Characters: Severus, Daphne
Word Count: 918
Summary: Severus is troubled by a Slytherin observation.
Disclaimer: This work of fan fiction is based on characters and situations created by J. K. Rowling and owned by J. K. Rowling and various publishers, including but not limited to Bloomsbury Books, Scholastic Books, Raincoast Books, and Warner Bros., Inc. No money is being made from (and no copyright or trademark infringement is intended by) the posting of this fan work.
Author's Note: This ficlet follows my previous post, A Thoroughly Inappropriate Riddle.
Severus had to circle the Black Lake twice before only Daphne remained of the "Inter-House Unity Club," as he'd been thinking of it to himself, and he noted that she did, in fact, appear to be holding a copy of the Codex Exoniensis. "Preparing for your next round of riddles, are you?" he asked, stopping before her.
"Mostly just enjoying one of Father's old books, sir, but I do like to be prepared. Chang and Zabini are wicked riddlers."
Severus snorted, a noncommittal sound. "How often do you play against Ravenclaws? What are the rules?"
Carefully laying aside her book, Daphne rose. "We mostly play amongst ourselves whenever we can, and the rules are simple: one must offer the most un-guessed riddles to win."
"Do you enjoy Anglo-Saxon poetry, sir?" asked Daphne, appearing completely at ease to be speaking with her Head of House.
It was one of the reasons that he'd stopped to speak with her. "One" did grow weary of being looked upon with alarm, but he didn't say as much to Daphne.
Instead, he replied, in part to test her knowledge of the codex, "Some fiend robbed me from life, deprived me of worldly strengths, wetted next, dipped in water, took out again, set in the sun, deprived violently of the hair that I had after, the hard knife's edge cut me, ground from impurities, fingers folded and a bird's delight spread useful drops over me, swallowed tree-ink over the ruddy rim, portion of liquid, stepped on me again, travelled with black track. After, a man clad me with protective boards, covered with hide, adorned me with gold. Forthwith adorned me in ornamental works of smiths, encased with wire. Now the trappings and the red dye and the wondrous setting widely make known the helm of the lord's folk, never again guard fools. If children of men want to use me they will be by that the safer and the more sure of victory the bolder in heart and the happier in mind, in spirit the wiser. They will have friends the more dearer and closer, righteous and more virtuous, more good and more loyal, those whose glory and happiness will gladly increase, and them with benefits and kindnesses, and they of love will clasp tightly with embraces. Ask what I am called as a service to people. My name is famous, bountiful to men and my self holy. Who am I?"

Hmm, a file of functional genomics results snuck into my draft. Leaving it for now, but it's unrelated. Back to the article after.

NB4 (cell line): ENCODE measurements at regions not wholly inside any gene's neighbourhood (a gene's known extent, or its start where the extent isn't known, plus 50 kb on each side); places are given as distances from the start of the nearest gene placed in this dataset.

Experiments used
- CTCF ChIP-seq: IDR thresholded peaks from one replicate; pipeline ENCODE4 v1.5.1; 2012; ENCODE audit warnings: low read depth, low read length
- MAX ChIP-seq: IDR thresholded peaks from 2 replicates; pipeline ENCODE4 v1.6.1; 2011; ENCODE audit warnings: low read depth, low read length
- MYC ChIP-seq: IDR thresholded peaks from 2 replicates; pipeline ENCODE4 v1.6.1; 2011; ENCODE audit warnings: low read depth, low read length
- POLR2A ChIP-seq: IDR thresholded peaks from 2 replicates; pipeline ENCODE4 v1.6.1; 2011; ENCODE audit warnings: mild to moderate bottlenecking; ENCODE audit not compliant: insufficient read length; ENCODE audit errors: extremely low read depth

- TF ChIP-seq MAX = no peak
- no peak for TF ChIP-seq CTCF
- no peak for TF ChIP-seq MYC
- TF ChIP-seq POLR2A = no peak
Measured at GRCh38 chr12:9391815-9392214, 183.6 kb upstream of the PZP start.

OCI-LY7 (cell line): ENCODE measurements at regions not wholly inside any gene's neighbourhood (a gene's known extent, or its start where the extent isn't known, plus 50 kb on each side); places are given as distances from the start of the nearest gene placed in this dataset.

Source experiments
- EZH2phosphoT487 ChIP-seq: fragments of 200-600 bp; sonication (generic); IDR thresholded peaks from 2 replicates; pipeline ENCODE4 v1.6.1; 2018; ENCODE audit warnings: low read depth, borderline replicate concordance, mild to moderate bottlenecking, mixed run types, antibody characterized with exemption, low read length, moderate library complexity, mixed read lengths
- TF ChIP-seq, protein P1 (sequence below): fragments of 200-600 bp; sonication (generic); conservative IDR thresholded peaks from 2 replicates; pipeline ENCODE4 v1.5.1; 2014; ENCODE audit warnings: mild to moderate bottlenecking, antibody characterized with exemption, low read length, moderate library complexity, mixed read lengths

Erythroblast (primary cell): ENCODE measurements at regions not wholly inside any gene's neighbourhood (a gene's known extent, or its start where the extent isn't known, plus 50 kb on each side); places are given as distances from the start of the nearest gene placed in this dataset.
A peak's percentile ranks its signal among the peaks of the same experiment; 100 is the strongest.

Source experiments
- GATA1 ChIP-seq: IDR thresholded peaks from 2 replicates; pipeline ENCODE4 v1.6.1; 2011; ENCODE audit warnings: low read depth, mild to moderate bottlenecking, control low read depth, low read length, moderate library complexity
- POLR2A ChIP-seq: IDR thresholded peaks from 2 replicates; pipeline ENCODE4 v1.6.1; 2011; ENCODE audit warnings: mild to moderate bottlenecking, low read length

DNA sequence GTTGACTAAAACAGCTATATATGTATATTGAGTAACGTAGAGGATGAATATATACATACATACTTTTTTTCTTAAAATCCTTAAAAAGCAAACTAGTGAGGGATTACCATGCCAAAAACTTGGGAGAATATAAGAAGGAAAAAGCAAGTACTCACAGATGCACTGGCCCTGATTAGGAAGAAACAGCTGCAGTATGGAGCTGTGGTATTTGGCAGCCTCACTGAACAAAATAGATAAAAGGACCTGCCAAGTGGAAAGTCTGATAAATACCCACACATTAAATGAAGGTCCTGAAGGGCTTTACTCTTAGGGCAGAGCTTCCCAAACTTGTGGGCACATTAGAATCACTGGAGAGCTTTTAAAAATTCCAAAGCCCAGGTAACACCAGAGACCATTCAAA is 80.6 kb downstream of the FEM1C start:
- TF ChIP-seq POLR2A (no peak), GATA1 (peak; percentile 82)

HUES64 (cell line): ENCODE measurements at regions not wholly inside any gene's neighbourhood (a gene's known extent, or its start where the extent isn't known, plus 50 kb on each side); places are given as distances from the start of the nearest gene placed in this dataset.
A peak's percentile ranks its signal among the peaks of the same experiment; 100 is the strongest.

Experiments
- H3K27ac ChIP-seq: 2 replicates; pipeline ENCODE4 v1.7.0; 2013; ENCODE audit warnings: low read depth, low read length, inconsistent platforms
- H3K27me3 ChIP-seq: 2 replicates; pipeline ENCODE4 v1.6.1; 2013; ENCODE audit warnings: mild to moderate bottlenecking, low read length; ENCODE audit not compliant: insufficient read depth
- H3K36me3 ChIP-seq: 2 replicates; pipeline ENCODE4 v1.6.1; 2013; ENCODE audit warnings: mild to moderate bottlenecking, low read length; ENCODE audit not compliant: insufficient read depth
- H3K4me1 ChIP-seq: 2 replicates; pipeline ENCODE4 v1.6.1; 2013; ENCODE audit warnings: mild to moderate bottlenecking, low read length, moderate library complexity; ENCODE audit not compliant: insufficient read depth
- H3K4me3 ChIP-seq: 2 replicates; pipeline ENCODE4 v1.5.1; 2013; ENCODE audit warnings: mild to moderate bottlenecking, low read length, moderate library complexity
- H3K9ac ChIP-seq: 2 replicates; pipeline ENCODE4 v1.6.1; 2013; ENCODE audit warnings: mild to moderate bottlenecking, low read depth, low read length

Daphne smiled. "What are you, I think it should be."
Severus nodded, pleased.
"The Muggle Bible."
"And can you read such riddles in the Old English?"
Daphne issued a self-deprecating laugh. "Anything's legible with a translation charm, sir."
Severus leaned down a bit and half-whispered, "I make use of those, myself." A floral scent washed over him; at once, he straightened up and away from its influence. "No wonder you win the riddle game so frequently."
"It's not as though I have the Old English Exeter Book memorised, of course. It's just that I do know how to cook, at least, a little, and I'm partial to onions, so remembering today's winning riddle wasn't difficult."
"You can cook?"
"You sound surprised, sir."
"I am. Given your family's . . . situation," Severus said, waving a hand and feeling rather foolish.
Daphne didn't appear to notice his discomfiture, replying, "Tessy's a dreadful cook, but Father enjoyed camping and taught me a few simple dishes in self-defence."
"I have a difficult time imagining that Diana was pleased by that."
"Then you know Mother well, sir, but it was Tessy who worried me. She punished herself for my cooking, so—"
"You stopped," Severus interrupted, feeling certain that Daphne wouldn't allow any creature to harm itself on her behalf, pure-blood witch though she was.
"Actually, I asked her to teach me other dishes, and because she thought I was approaching cookery as a game, she did—without hurting herself anymore."
"That was kind of you," Severus replied, at once wishing that he hadn't.
"I like Tessy," Daphne told him with a shrug, before bending down to gather up her books.
No, Albus, there's no reason not to have abolished the robes requirement on the weekends, though Severus, shifting his gaze to the lake—until he heard Daphne clear her throat to speak.
"Thank you, sir."
He looked at her again, saw her square her shoulders as she hugged her books to her chest, and felt something of the ease between them pass.
"It was nice of you to take an interest," Daphne continued, tilting her head to one side.
Again feeling as though he'd been dismissed and welcomed in the same breath, Severus nodded in confusion. Why doesn't she go? he wondered, but only briefly. Oh. She's your student, you idiot. She can't dismiss you.
She was his student, and he'd been playing something of a game with her, he suddenly realised as he observed the fading sunlight dance in her hair. The pause between them grew awkward, but Severus, by dint of long practice in such matters, didn't permit it to deepen into something more.
"I trust that you won't share my appreciation of Anglo-Saxon poetry with anyone. The loss of points to Slytherin were I to discover mocking poems on my desk, for example, would be painful."
Daphne laughed. "Yes, sir. Your secret's safe with me." With those words, she did leave him.
And Severus, even as he damned himself for having indulged in the thoroughly inappropriate observation of a student, compounded his error by watching Daphne walk away.